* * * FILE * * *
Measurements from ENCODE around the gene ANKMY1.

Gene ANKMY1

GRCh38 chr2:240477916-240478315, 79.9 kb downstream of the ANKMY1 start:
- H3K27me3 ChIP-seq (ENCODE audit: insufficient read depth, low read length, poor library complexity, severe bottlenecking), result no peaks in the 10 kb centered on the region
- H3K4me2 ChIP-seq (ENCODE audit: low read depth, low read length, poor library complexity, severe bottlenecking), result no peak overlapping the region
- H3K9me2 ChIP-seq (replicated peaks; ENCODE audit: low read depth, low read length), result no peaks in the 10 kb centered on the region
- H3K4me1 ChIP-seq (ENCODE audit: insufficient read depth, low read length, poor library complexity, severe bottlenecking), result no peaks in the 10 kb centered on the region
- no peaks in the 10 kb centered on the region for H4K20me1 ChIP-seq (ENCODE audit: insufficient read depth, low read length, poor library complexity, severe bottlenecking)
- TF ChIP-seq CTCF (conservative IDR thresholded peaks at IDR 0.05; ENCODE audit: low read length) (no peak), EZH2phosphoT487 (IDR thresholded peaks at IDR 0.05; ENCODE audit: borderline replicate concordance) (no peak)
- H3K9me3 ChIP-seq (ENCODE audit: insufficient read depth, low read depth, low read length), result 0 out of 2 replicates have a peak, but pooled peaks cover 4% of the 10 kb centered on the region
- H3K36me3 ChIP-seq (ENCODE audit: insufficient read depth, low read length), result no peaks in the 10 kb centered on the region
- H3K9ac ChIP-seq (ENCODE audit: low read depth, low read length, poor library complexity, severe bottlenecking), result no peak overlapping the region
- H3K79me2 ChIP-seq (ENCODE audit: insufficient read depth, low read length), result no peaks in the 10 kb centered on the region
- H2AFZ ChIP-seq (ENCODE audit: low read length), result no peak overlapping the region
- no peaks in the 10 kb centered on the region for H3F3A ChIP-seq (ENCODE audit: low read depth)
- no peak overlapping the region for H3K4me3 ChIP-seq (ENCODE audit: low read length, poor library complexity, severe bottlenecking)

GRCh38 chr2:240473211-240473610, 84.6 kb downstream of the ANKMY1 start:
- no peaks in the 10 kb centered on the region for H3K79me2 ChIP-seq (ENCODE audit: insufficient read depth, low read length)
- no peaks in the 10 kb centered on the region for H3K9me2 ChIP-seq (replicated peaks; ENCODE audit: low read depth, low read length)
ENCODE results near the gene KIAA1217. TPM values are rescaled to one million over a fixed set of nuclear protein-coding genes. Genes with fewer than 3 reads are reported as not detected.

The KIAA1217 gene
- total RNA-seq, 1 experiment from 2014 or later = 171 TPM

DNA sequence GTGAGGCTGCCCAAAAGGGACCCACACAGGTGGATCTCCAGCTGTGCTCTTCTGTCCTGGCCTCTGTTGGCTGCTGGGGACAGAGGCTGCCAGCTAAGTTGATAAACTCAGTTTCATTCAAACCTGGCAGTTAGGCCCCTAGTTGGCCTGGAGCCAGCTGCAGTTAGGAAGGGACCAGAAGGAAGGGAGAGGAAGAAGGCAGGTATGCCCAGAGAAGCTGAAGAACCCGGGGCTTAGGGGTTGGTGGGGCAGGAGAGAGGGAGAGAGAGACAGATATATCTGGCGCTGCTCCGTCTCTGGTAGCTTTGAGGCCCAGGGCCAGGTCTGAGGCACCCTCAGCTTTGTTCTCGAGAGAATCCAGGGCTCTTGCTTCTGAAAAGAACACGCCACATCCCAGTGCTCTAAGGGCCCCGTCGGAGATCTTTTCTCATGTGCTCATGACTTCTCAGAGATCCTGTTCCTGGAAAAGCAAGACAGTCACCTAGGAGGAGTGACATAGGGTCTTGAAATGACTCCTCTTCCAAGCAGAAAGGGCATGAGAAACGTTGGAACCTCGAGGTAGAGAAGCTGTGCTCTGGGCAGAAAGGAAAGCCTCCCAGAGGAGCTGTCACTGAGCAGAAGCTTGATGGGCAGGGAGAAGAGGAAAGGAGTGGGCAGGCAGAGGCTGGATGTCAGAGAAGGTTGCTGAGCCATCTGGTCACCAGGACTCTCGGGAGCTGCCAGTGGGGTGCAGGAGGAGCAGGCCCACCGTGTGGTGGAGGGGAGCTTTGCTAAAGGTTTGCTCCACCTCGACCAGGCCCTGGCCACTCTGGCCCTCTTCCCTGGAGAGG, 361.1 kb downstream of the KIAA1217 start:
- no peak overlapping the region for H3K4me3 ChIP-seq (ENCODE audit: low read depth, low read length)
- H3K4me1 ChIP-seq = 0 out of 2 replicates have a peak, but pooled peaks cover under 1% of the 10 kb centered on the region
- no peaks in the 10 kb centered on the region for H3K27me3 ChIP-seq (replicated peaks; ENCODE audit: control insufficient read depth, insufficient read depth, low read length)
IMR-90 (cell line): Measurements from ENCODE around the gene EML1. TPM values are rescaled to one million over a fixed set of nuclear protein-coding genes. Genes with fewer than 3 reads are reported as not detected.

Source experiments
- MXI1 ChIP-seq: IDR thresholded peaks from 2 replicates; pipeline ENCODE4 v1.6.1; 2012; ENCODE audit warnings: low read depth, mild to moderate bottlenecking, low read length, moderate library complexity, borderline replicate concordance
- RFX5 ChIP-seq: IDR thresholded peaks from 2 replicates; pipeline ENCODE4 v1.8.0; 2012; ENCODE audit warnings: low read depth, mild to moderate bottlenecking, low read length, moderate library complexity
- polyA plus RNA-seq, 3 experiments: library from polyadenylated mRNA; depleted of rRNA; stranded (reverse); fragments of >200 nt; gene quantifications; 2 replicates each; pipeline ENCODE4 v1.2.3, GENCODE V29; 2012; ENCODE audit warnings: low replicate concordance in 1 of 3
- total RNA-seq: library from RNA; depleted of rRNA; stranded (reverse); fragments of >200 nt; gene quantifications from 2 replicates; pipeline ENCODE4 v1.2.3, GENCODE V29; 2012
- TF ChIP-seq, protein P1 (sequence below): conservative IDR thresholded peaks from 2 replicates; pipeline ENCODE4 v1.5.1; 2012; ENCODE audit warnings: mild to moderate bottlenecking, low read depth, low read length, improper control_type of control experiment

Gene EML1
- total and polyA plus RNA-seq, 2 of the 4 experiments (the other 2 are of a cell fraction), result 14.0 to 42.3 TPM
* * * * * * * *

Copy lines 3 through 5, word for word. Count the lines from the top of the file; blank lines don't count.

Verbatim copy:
GRCh38 chr2:240477916-240478315, 79.9 kb downstream of the ANKMY1 start:
- H3K27me3 ChIP-seq (ENCODE audit: insufficient read depth, low read length, poor library complexity, severe bottlenecking), result no peaks in the 10 kb centered on the region
- H3K4me2 ChIP-seq (ENCODE audit: low read depth, low read length, poor library complexity, severe bottlenecking), result no peak overlapping the region